Sainsbury’s chief data officer (CDO) Andy Day says a “farm to fork” approach attracted him to join the supermarket retailer in August 2016.
Day’s formative background lies in mobile telecoms, with a long period at Telefonica, and media, and the data strategy he has started to map out at Sainsbury’s has just drawn the accolade of number one spot on DataIQ’s list of the top 100 influencers in data for business in the UK.
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“We collect data, ‘from farm to fork’, on customers and products. We have a lot bright people, and a lot of data, but the data has not been fit for purpose for driving business value,” he says.
His data team of 100 people, based in the company’s Holborn office in London, is being turned out to the business more and more, he says.
“I set out with a deliberately loosely structured plan. I was surprised at how good we were at data, but we have been less good at having a cohesive story to create output in the business,” says Day.
“I had never worked in retail before, so I spent my first 90 days listening. You’ve got two ears and one mouth, so you should use them in that proportion in business.”
Capitalise on data
The Sainsbury’s data team members are also distributed among lines of business, such as the online business, trading and ranging teams. Meanwhile, Day himself reports to the supermarket’s chief financial officer, Kevin O’Byrne, who sits on the retailer’s board.
When he was looking for a CDO role in the summer of 2016, Day says he saw a lot of briefs from companies that were saying, “Come and fix our data and analytics,” but without asking why.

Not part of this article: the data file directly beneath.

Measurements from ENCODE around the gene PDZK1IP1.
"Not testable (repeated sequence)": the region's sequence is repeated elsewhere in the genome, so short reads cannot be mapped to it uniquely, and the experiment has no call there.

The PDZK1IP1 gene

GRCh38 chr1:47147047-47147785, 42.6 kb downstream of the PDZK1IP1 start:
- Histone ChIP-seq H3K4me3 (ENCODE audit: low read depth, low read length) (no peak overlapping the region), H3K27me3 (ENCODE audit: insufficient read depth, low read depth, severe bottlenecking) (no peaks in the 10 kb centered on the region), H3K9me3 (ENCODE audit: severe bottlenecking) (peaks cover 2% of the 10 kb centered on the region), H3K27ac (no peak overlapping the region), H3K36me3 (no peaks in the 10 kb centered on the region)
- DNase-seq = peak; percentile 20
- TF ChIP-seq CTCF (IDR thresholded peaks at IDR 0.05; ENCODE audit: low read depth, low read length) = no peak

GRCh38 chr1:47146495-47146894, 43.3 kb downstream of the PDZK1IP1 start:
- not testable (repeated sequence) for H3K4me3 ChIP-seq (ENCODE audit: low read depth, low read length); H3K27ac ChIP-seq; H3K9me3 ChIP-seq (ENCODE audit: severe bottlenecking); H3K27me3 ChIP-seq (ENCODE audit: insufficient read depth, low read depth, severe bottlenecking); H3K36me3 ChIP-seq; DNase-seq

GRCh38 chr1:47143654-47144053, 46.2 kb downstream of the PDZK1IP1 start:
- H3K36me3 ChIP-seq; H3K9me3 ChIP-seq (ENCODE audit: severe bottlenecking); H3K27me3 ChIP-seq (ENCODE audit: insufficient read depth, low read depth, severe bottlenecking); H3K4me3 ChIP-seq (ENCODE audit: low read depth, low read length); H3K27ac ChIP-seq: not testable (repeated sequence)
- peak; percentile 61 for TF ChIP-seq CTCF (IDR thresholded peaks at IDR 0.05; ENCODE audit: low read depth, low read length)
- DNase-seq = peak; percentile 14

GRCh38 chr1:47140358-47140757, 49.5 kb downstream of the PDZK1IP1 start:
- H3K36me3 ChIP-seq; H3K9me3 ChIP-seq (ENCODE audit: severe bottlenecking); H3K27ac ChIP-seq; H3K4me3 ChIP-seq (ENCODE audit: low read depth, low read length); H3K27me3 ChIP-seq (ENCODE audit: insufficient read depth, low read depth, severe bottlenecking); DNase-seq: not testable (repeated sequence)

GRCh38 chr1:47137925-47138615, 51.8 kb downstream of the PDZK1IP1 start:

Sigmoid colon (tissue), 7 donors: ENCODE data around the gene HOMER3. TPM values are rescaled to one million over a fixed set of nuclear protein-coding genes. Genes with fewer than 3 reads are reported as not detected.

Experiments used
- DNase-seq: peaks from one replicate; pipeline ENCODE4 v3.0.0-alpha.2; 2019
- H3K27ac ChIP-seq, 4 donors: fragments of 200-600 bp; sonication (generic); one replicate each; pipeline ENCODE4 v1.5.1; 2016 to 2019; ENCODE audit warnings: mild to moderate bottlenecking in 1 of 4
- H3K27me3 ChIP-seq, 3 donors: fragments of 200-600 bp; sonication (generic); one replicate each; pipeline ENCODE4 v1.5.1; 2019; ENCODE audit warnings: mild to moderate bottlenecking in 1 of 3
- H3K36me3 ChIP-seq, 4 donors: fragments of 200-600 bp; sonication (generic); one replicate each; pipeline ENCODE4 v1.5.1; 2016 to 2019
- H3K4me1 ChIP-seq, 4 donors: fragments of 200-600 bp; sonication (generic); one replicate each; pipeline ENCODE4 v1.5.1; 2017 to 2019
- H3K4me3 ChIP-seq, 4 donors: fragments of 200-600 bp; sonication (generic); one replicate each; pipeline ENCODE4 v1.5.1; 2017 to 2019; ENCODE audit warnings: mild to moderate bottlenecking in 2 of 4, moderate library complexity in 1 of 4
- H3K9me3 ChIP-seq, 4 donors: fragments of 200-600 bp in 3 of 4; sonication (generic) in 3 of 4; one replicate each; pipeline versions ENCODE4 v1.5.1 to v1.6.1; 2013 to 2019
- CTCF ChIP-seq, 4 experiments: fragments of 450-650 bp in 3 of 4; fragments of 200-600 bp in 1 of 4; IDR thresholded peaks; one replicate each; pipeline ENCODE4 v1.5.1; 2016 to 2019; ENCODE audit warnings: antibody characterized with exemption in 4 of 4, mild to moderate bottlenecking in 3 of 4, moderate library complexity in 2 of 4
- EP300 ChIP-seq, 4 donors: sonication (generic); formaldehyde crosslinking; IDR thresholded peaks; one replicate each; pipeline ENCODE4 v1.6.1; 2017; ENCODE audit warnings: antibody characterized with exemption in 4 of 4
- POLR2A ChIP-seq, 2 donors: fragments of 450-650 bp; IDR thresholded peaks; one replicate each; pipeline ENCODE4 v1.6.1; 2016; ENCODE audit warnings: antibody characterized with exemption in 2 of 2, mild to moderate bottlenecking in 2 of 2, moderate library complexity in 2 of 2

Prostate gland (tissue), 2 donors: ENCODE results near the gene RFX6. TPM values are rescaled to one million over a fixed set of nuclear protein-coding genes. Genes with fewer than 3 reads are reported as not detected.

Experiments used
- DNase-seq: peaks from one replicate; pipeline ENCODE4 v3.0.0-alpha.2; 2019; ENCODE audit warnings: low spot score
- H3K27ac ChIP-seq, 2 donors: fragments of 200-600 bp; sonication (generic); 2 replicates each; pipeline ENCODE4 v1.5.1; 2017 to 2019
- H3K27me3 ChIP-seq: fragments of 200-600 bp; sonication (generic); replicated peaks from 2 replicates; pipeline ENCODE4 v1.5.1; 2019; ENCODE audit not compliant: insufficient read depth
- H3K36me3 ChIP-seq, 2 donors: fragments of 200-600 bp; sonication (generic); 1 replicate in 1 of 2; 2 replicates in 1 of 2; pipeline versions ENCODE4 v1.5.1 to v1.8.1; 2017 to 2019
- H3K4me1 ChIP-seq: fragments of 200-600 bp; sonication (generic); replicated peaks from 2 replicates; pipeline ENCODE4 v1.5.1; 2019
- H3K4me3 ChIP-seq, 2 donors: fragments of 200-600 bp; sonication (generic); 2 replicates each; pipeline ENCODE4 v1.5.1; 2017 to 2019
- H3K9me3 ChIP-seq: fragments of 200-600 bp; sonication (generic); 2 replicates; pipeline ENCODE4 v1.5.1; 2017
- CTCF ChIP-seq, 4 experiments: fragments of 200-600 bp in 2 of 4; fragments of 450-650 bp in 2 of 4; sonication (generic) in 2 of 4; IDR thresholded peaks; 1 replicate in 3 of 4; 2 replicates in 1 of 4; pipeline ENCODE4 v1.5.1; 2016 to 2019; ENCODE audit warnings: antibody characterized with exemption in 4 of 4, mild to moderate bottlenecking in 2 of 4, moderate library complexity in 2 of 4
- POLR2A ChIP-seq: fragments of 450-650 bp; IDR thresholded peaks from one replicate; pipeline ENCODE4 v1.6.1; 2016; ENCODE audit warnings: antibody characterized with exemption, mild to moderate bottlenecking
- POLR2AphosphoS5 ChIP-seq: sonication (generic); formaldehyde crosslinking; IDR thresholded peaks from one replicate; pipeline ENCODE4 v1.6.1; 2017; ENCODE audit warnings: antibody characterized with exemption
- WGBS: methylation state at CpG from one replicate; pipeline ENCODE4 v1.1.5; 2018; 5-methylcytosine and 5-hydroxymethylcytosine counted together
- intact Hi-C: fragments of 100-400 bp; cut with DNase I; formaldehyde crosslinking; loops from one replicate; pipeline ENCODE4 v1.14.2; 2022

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“At Sainsbury’s, we have started from the commercial opportunities and worked back from there. The businesses that have been successful, in the data arena, have been the ones where they think about the application of the data. The right question is: What’s the business problem?”
In Day’s view, organisations fail to capitalise on their data when they fail to recognise that driving outcomes is a business challenge, not a technology one. “Lots of money has been spent on beautiful technology solutions to problems that are, as yet, undefined.
“Our goals are to add revenue and reduce costs – getting the right ranges on the shelves, the right products to the right stores, and optimising our logistics. Can we predict the impact of weather changes better? Can we help farmers farm their fields more efficiently with data science?”
“You’ve got two ears and one mouth, so you should use them in that proportion in business”
Andy Day, Sainsbury’s
Day’s strategy is to focus on bringing customer and product data together in ways that “drive a raft of retail applications, such as in ranging and pricing”.
“There is a big integration piece to this. Our customer and product data has been in silos. For a few million pounds, as opposed to £20-50m, you can point the applications at the right data”, and build piece by piece from there, he says.
Data as a starting point
Sainsbury’s is a Teradata customer for data warehousing, and is also starting to stand up instances of Hadoop and looking at newer master data management tools.
On the business intelligence and analytics side – where Sainsbury’s has a tool set that includes Microstrategy, Microsoft Power BI and SAS – he has a strong interest in applying machine learning on top of business intelligence, “using technology to build data feature layers without human input”.
Of his 100 or so staff, about a dozen data scientists are looking at developments of that nature and using non-linear mathematical modelling on “tricky optimisation problems”.
The aim, for Sainsbury’s, of the work of the data team is to get the company’s business people to turn to data as a starting point.
“We are quite data-savvy, but the plan is for data to be less of an afterthought, in order to create more sales and profits,” says Day. “We want our people to be able to ask the right questions of data. Ultimately, the vision is for a small team to create the data and encourage self-service, alongside a smaller group of data scientists.”